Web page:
Wednesday, January 27, 2010

Sink or Swim

The Silliest Question Ever Asked


In François Truffaut’s film La sirène du Mississipi [sic], known as Mississippi Mermaid in English, (adapted from the novel Waltz Into Darkness by Cornell Woolrich), Jean-Paul Belmondo waits expectantly on dockside for the arrival of the woman he has asked to marry him; they have never met, having found each other through a lonely-hearts advertisement. The woman in the picture he has received from her, a brunette, does not disembark the ship. Rather disheartened, Belmondo returns to his car, where suddenly Catherine Deneuve appears, claiming to be Julie Roussel, his fiancée. The picture Belmondo has is not of her, she says, because she used a photo of a friend of hers. Then Deneuve utters the all-time silliest question (rendered here in English): “You’re not disappointed?”

Monday, January 18, 2010

Bert Lahr Was Right!

SERGIUS. I am no longer a soldier. Soldiering, my dear madam, is
the coward's art of attacking mercilessly when you are strong,
and keeping out of harm's way when you are weak. That is the
whole secret of successful fighting. Get your enemy at a
disadvantage; and never, on any account, fight him on equal

Arms and the Man is one of George Bernard Shaw’s “Pleasant” plays, one of a set of plays that, according to Shaw, deal “less with the crimes of society, and more with its romantic follies.” In the case of Arms, the romantic folly is the glorification of warfare. There is the romantic vision of a cavalry charge:

CATHERINE (with surging enthusiasm). You can't guess how
splendid it is. A cavalry charge--think of that! He [Sergius] defied our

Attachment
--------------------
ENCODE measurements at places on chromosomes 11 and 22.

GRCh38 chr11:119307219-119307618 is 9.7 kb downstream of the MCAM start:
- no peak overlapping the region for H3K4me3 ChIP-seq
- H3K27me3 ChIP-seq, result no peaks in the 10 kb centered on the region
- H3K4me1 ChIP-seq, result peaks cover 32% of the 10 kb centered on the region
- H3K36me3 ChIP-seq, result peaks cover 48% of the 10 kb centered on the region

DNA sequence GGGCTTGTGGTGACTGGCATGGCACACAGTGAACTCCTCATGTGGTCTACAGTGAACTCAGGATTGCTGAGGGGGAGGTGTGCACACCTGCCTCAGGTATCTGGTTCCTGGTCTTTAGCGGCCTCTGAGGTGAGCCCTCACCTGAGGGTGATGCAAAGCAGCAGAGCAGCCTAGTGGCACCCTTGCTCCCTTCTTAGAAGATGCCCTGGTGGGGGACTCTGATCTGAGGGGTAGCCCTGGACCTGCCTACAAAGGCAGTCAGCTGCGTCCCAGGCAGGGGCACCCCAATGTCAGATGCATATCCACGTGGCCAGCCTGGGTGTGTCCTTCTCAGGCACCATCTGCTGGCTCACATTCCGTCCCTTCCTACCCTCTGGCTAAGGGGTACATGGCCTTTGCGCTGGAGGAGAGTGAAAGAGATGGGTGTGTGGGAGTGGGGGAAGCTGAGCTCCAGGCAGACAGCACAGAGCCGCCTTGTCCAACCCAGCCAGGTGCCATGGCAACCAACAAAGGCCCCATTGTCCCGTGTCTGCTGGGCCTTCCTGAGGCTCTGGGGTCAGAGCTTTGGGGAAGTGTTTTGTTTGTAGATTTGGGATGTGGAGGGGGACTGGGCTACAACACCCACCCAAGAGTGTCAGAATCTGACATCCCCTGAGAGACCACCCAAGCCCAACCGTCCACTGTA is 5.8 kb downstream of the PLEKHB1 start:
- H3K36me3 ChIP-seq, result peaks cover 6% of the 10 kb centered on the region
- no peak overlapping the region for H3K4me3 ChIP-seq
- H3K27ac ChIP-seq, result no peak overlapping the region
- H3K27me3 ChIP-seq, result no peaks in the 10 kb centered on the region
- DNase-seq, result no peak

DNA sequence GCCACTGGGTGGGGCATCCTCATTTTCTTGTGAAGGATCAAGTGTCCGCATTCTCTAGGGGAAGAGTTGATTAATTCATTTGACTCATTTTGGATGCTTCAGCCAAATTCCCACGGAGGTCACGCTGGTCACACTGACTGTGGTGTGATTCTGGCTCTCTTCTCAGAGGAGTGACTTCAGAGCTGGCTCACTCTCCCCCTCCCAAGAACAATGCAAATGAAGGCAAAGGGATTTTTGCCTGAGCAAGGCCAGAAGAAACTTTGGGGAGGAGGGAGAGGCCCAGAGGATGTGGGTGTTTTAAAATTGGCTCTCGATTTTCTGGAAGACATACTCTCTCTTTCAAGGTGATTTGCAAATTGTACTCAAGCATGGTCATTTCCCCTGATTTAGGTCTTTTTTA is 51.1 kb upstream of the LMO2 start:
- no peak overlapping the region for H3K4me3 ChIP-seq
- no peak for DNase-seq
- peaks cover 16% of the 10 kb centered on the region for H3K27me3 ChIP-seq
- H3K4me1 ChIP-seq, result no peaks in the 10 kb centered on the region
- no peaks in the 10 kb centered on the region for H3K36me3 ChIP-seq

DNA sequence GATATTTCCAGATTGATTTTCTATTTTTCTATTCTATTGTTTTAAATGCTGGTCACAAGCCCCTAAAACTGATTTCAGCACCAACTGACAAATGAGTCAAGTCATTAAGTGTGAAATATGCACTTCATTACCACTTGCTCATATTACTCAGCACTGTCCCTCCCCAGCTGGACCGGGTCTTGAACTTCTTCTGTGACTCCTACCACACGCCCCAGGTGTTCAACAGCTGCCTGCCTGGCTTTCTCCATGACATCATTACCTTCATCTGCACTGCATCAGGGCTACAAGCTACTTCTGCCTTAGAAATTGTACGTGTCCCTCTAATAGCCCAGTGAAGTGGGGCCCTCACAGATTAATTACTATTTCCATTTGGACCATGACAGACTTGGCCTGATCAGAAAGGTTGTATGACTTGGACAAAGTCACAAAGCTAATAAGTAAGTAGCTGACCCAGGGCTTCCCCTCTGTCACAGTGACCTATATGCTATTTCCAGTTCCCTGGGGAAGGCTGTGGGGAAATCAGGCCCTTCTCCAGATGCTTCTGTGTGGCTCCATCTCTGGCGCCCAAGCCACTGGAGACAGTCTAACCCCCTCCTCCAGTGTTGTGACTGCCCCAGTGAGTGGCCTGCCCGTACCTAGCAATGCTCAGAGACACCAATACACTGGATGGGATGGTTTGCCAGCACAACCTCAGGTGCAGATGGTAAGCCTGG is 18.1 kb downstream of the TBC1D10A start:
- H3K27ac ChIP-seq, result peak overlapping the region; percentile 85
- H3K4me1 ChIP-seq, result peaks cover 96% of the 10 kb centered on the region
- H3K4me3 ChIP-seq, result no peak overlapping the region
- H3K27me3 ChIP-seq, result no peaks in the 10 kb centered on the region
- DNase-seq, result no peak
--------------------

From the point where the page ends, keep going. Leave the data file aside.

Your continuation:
Russian commanders--acted without orders--led a charge on his
own responsibility--headed it himself--was the first man to
sweep through their guns. Can't you see it, Raina; our gallant
splendid Bulgarians with their swords and eyes flashing,
thundering down like an avalanche and scattering the wretched
Servian dandies like chaff.

And then there is the reality:

MAN [Bluntschli]. You never saw a cavalry charge, did you?

RAINA. How could I?

MAN. Ah, perhaps not--of course. Well, it's a funny sight. It's
like slinging a handful of peas against a window pane: first one
comes; then two or three close behind him; and then all the rest
in a lump.

RAINA (her eyes dilating as she raises her clasped hands
ecstatically). Yes, first One!--the bravest of the brave!

MAN (prosaically). Hm! you should see the poor devil pulling at
his horse.

RAINA. Why should he pull at his horse?

MAN (impatient of so stupid a question). It's running away with
him, of course: do you suppose the fellow wants to get there
before the others and be killed?

Bluntschli, the Swiss professional soldier who has seen it all, is contrasted with Sergius, the romantic amateur who carried out the cavalry charge “like an operatic tenor.” But Sergius does change during the course of the play, and, under the influence of Bluntschli, has learned the truth about soldiering quoted at the top of the page.


“Soldiering . . . is the coward's art of attacking mercilessly when you are strong.”

This statement is not just true about soldiering. Muggers are cowards; using force to wrest pocketbooks from little old ladies is the act of a coward. Indeed, I believe we can categorize all weapons-carrying criminals as cowards. Schoolyard bullies are cowards (the riposte “pick on someone your own size!” points us to that fact). And what are gun-*or knife-toting hoods except bullies writ large.


And what then are lions and tigers and other such predatory beasts? When a lion jumps a wildebeest or a zebra (and always the weakest of the herd), it is engaged in the act of a coward, attacking mercilessly an animal that it overmatches. Would it attack that zebra if the latter had fiercer claws and sharper teeth? No. Lions are cowards—so why then do we celebrate the “lion-hearted”?


*I’ll leave the Freudian aspects of this to others.